Wednesday, December 28, 2011

Convert java.util.Properties to a Clojure Map

As I previously mentioned, a lot of the work I do involves Clojure & Java interop. This work includes the occasional case of working with a java.util.Properties object from within Clojure. Working with a Properties object isn't a huge deal, but while in Clojure I prefer to use destructuring and the various functions (e.g. update-in, assoc, dissoc, etc) that are designed to work with Clojure maps.

The following example shows how easy it is to convert a Properties object to a Clojure map.
user=> (def prop-obj (doto (java.util.Properties.) (.putAll {"a" 1 "b" 2})))
user=> prop-obj
#<Properties {b=2, a=1}>

user=> (reduce (fn [x [y z]] (assoc x y z)) {} prop-obj)
{"a" 1, "b" 2}
That's fairly easy, but you'll quickly want your keys to be keywords if you plan on destructuring. You can drop in a quick call to keyword to convert the keys; however, you'll probably also want to dasherize the keys to allow for easy destructuring using keys and idiomatic names.
user=> (defn dash-match [[ _ g1 g2]]      
          (str g1 "-" g2))

user=> (defn dasherize [k]
          (-> k
            (clojure.string/replace #"([A-Z]+)([A-Z][a-z])" dash-match)
            (clojure.string/replace #"([a-z\d])([A-Z])" dash-match)

user=> (def prop-obj (doto (java.util.Properties.) (.putAll {"FirstName" "Mike" "LastName" "Green"})))
user=> (reduce (fn [x [y z]] (assoc x y z)) {} prop-obj)                                              
{"LastName" "Green", "FirstName" "Mike"}
user=> (reduce (fn [x [y z]] (assoc x (-> y dasherize keyword) z)) {} prop-obj)
{:last-name "Green", :first-name "Mike"}
That looks good, but you might also find yourself working with a properties file that uses dots or dashes to group similar data. For example, you might find the following entry in your properties file (and the resulting Properties object). Green
Loading this into a map works fine; however, it would be nice if the resulting map was nested (to keep common data together, and for easier access using get-in, update-in, etc).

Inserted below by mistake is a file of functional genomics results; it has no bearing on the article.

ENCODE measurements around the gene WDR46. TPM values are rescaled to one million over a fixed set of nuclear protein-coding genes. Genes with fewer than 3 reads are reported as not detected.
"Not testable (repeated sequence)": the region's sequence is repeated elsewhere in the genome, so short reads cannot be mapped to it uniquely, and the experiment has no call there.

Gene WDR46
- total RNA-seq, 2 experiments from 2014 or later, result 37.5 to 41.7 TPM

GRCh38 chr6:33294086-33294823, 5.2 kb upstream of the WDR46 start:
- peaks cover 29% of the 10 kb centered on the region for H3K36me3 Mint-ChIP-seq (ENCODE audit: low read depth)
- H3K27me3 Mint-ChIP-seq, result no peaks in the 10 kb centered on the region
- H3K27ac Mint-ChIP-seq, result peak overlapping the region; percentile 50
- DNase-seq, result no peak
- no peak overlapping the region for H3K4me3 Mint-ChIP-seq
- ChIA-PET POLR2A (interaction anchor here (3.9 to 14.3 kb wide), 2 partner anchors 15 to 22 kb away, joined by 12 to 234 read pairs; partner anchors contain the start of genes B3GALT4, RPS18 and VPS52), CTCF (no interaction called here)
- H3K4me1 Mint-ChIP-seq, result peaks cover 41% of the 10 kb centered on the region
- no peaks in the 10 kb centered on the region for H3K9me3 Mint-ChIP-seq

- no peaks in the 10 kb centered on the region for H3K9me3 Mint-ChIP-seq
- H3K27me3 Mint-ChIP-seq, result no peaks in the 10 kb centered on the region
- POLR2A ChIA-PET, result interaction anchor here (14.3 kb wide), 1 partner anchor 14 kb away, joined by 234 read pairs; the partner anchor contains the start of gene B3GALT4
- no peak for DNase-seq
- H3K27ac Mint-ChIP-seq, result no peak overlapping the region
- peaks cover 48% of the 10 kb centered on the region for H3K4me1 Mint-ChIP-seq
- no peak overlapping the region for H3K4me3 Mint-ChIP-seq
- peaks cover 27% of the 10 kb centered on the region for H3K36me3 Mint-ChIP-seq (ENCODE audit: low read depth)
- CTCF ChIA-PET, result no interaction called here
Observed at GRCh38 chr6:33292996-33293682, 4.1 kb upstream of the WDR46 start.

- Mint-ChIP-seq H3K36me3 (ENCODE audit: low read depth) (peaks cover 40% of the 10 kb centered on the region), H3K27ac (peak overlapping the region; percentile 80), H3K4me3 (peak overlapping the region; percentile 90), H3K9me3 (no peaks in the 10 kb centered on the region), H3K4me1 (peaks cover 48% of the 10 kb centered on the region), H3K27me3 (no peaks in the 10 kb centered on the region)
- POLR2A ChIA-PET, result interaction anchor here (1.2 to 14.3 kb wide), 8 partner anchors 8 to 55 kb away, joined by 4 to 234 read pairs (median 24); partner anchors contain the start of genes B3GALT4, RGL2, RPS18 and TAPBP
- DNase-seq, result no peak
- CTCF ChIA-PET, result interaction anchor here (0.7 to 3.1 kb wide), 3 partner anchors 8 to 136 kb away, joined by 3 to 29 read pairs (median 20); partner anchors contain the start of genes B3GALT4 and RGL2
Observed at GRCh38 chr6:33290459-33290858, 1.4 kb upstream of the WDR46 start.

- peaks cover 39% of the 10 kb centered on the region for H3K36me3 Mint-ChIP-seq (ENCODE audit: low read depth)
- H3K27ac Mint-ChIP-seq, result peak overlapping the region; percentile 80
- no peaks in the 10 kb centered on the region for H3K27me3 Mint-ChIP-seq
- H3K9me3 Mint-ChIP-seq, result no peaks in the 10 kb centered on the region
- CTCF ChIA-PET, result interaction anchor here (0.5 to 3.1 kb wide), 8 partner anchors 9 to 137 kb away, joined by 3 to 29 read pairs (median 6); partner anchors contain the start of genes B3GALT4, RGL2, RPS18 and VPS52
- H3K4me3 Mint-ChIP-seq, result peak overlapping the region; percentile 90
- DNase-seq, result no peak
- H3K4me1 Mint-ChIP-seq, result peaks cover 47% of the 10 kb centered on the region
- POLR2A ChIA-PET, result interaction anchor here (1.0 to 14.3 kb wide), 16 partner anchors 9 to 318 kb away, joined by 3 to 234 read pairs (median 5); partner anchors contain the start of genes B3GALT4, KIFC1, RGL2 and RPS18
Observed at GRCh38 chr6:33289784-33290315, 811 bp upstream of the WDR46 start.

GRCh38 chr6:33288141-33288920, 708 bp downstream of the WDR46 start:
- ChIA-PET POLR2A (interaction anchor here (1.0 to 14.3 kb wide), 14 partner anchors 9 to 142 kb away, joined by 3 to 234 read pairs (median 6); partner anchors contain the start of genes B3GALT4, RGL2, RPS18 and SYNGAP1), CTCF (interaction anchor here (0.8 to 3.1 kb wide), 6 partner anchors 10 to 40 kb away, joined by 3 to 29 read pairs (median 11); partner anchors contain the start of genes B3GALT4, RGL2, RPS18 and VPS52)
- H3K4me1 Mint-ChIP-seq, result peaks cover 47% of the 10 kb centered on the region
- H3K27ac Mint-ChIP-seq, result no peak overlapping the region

The following code splits on dots and nests the values appropriately.
user=> (def prop-obj (doto (java.util.Properties.) (.putAll {"" "Mike Green" "person.age" "26" "" "male"})))        
user=> prop-obj                                                                                                                  
#<Properties { Green, person.age=26,}>
user=> (reduce (fn [x [y z]] (assoc-in x (-> y dasherize (clojure.string/split #"\.")) z)) {} prop-obj)
{"person" {"sex" "male", "age" "26", "name" "Mike Green"}}

user=> (-> (reduce (fn [x [y z]] (assoc-in x (-> y dasherize (clojure.string/split #"\.")) z)) {} prop-obj) clojure.walk/keywordize-keys)
{:person {:sex "male", :age "26", :name "Mike Green"}}
So, not too complicated, but much more complicated than what we started with. It turns out you'll likely want to do other things like parse integers, parse booleans, require keys, and add defaults when a key=value pair isn't specified.

We could go through the effort here of providing all that functionality, but instead I've created a small library that provides all of the above mentioned features: propertea

If you'd like to see the implementation of the above features, you'll just need to look in propertea.core. If you want examples of all of the features of propertea, checkout the tests in github.

1 comment:

  1. Nice. propertea looks useful. Note that your first reduce example can be greatly simplified using into:

    (into {} prop-obj)

    I've found that into, combined with a for comprehension, can often be much more readable than the equivalent reduce expression. In theory it will be faster too since into uses a transient to build up the result.



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